Team uses ancient marine sediment as benchmark for present, future climate models
Researchers at Syracuse University are looking to the geologic past to make future projections about climate change.
Christopher K. Junium, assistant professor of Earth sciences in the College of Arts and Sciences (A&S), is the lead author of a study that uses the nitrogen isotopic composition of sediments to understand changes in marine conditions during the Paleocene-Eocene Thermal Maximum (PETM)—a brief period of rapid global warming approximately 56 million years ago.
Junium's team—which includes Benjamin T. Uveges G'17, a Ph.D. candidate in A&S, and Alexander J. Dickson, a lecturer in geochemistry at Royal Holloway at the University of London—has published an article on the subject in Nature Communications.
Their research focuses on the ancient Tethys Ocean (site of the present-day Mediterranean Sea) and provides a benchmark for present and future climate and ocean models.
"The nitrogen isotope record demonstrates that oxygen-free [anoxic] conditions initiated rapidly at the onset of the PETM, changing the way important nutrients, such as nitrogen, were recycled," says Junium, a sedimentary and organic geochemist. "The magnitude of this nitrogen isotopic shift is similar to those observed during rapid warming intervals in the Mesozoic Era [252 million to 66 million years ago], when broad areas of the Tethys and Atlantic oceans became depleted in oxygen, below the surface.
Such depletion, known as deoxygenation, triggered Oceanic Anoxic Events (OAEs) in the Eastern Tethys during the Mesozoic Era. Scientists believe OAEs coincided with rapid changes in the ancient Earth's climate and ocean circulation—changes marked by an influx of carbon dioxide from periods of intense volcanism.
"While the exact cause of the PETM is an area of active debate, we are certain that potent greenhouse gases, including carbon dioxide and methane, contributed to overall warming," Junium says.
The fate of the Tethys Ocean and areas surrounding it during the PETM has been the subject of much speculation by paleoclimatologists, notably Dickson, who has written extensively about it. He and Junium are convinced that a panoply of factors—including ocean acidification, intense rainfall and weathering on land, and an influx of nutrients (e.g., nitrogen, phosphorous and sulfur) from river discharge—set the stage for deoxygenation. Similar to what is happening today.
"Coastal marine systems may be more vulnerable to OAE-like conditions than previously thought," Junium says. "This is particularly so in enclosed basins, such as the Baltic Sea, or near large river systems, including the Mississippi, which are seeing major influences from anthropogenic activity. ... The expansion of anoxic waters, particularly during summer months, impacts marine communities, as well as those relying on coastal areas for food sources, commercial fishing or recreation."
Drawing on data from the ancient Kheu River system in southern Russia, Junium and his colleagues have confirmed that the nitrogen cycle of the Eastern Tethys underwent a "major reorganization" during the PETM. "Pertubations to the nitrogen cycle can have widespread consequences," says Junium, referring to the process in which nitrogen changes from one form to another, while circulating throughout the atmosphere, the terrestrial and marine ecosystems. "Nitrogen is critical for life on Earth."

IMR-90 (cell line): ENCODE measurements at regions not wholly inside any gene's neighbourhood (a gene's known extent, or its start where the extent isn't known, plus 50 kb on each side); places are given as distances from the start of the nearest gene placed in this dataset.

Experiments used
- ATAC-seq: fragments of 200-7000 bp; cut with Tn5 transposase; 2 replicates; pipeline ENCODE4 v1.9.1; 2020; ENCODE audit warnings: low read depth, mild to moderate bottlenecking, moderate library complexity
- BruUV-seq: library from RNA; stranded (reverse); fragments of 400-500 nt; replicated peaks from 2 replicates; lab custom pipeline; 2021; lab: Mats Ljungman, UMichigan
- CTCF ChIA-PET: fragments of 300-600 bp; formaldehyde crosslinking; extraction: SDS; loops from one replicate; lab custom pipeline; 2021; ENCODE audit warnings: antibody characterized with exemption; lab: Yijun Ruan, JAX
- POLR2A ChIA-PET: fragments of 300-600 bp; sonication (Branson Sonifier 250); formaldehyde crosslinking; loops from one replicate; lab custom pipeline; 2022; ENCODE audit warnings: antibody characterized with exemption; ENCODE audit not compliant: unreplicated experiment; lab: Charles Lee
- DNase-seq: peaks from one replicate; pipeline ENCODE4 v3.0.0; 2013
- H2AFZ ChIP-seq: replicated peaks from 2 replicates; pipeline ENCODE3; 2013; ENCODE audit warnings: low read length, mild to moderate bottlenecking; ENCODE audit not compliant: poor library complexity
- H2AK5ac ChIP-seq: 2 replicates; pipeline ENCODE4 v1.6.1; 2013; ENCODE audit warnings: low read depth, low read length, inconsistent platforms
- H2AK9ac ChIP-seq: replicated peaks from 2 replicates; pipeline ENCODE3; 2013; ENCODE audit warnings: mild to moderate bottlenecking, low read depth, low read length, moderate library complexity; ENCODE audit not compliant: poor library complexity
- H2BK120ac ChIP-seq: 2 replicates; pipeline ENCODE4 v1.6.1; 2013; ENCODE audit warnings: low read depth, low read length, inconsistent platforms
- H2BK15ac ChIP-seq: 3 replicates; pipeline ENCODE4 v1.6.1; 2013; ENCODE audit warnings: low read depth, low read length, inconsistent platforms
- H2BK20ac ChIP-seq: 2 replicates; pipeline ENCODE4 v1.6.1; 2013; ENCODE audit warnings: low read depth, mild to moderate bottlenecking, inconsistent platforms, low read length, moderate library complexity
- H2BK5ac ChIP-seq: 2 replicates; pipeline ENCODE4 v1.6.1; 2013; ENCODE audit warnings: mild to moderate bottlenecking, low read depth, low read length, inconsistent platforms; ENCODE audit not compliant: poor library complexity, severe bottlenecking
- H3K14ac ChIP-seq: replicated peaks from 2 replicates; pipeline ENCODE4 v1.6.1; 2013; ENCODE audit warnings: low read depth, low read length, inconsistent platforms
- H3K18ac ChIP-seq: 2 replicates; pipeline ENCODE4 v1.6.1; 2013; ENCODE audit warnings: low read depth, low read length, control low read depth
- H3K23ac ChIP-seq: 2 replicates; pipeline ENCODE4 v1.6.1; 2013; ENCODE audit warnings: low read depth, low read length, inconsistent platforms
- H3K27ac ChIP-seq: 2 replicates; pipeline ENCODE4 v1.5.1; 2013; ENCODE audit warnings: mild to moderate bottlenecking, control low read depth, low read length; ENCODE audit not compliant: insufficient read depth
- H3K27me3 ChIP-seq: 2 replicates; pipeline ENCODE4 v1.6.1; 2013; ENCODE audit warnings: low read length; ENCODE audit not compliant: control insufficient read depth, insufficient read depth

The group's research goes a step further. Variations in nitrogen isotope data from the Kheu suggest episodes in which anoxic conditions relaxed, causing oxygen to mix into the water column.
"The transition between oxygen-free and low-oxygen conditions in the Tethys Ocean during the PETM may have created conditions that favored increased production of nitrous oxide, a potent greenhouse gas made by microbes at very low oxygen concentrations," Junium says. "Studying conditions that fostered nitrous oxide production [during the PETM] enables us to calibrate current and future Earth system models. There is more to warming than just increased concentrations of carbon dioxide."
Nitrous oxide provides an interesting, albeit speculative twist to the group's research because the gas cannot be measured directly in ancient rock. "I think we can make a case for finding out whether or not conditions during the PETM favored increased production," Junium says.
Dickson agrees, adding that the mere suggestion of nitrous oxide contributing to global warming during the PETM is "fascinating."
"Events such as the PETM are some of the best geological analogues we have for a warmer world. And yet, for years, a satisfactory explanation of how the climatic drivers of these ancient events interacted to produce the level of observed warming has eluded climate modelers," Dickson says. "The suggestion of a nitrous oxide feedback on climate warming adds a new layer of intrigue to this discussion and highlights the role a changing nitrogen cycle might have on our future Earth."
Junium thinks his team is on the right track. As carbon dioxide concentrations dangerously approach 400 parts per million (levels not experienced in three million years), they are aware that warming will continue to increase. The ecological and societal implications could be huge.
Navigating such terrain, Junium says, requires better model-based forecasts for global warming.
"Indeed, there are gaps in our understanding between the model worlds and the fossil worlds. The past enables us to test and hone models on which future projections are based. It also helps us determine what processes are missing from our current Earth system models," he says. "These things combined help us understand and prepare for what is on the horizon.